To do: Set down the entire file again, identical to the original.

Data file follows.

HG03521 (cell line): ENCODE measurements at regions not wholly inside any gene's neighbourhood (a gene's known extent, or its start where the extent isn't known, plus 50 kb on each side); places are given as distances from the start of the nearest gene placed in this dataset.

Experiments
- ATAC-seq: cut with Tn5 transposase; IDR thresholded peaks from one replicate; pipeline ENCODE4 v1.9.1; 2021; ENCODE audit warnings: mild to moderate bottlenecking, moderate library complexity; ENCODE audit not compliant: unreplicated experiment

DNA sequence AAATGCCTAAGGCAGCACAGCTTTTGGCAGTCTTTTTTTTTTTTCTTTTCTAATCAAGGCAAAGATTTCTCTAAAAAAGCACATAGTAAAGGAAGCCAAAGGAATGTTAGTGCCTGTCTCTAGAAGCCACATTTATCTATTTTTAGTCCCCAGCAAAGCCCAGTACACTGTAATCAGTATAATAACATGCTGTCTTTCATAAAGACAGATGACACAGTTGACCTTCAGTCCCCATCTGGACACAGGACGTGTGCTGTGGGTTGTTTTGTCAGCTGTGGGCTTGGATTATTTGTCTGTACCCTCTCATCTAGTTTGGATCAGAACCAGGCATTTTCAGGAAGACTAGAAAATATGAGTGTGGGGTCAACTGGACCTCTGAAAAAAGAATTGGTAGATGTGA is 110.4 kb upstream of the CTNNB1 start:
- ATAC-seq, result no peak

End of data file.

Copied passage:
HG03521 (cell line): ENCODE measurements at regions not wholly inside any gene's neighbourhood (a gene's known extent, or its start where the extent isn't known, plus 50 kb on each side); places are given as distances from the start of the nearest gene placed in this dataset.

Experiments
- ATAC-seq: cut with Tn5 transposase; IDR thresholded peaks from one replicate; pipeline ENCODE4 v1.9.1; 2021; ENCODE audit warnings: mild to moderate bottlenecking, moderate library complexity; ENCODE audit not compliant: unreplicated experiment

DNA sequence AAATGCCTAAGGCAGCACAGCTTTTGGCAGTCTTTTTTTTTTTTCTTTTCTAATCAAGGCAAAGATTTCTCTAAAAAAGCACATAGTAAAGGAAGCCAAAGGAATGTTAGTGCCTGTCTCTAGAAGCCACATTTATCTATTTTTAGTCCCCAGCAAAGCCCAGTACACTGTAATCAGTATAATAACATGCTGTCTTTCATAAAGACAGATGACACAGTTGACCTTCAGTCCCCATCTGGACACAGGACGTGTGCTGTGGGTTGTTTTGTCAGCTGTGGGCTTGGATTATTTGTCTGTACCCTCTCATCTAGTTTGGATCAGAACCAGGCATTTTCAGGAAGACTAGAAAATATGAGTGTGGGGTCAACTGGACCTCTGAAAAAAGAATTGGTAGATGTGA is 110.4 kb upstream of the CTNNB1 start:
- ATAC-seq, result no peak